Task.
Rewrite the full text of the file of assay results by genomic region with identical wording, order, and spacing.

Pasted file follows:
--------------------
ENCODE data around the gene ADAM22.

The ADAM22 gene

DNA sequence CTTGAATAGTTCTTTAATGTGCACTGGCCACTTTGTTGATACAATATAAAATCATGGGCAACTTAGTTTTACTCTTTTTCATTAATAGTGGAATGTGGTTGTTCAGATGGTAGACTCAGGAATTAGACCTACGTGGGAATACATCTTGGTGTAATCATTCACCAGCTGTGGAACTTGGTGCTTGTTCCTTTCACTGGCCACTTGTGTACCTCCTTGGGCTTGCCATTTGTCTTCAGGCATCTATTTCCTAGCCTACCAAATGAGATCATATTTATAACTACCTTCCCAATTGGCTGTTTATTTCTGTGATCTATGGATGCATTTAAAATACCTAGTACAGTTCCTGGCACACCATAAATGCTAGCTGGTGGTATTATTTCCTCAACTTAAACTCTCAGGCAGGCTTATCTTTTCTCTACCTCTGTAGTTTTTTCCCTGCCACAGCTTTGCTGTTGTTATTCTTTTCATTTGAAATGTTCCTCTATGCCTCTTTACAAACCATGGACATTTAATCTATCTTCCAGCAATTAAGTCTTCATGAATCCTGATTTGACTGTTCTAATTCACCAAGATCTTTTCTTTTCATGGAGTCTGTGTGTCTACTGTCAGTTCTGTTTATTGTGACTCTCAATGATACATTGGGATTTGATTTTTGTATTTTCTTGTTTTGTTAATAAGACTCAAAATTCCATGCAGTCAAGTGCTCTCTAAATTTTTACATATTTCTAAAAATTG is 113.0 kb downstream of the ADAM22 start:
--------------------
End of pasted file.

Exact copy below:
ENCODE data around the gene ADAM22.

The ADAM22 gene

DNA sequence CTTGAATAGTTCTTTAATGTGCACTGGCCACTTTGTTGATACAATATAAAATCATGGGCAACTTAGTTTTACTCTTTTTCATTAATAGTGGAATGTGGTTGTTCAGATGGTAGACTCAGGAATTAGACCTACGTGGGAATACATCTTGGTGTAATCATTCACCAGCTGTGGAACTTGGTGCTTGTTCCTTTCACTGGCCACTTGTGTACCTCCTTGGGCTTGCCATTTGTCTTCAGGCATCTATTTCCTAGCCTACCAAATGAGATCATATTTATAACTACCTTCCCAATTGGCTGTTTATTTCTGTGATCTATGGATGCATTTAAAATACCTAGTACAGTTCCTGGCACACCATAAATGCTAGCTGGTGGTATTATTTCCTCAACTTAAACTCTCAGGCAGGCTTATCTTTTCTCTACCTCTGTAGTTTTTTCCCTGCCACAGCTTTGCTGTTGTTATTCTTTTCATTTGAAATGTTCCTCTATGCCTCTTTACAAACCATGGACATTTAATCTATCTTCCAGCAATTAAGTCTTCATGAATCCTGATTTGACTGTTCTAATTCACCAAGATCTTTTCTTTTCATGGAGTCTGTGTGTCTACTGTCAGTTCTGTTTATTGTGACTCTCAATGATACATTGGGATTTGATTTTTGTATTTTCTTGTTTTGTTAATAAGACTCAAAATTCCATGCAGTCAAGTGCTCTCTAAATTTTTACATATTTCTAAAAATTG is 113.0 kb downstream of the ADAM22 start: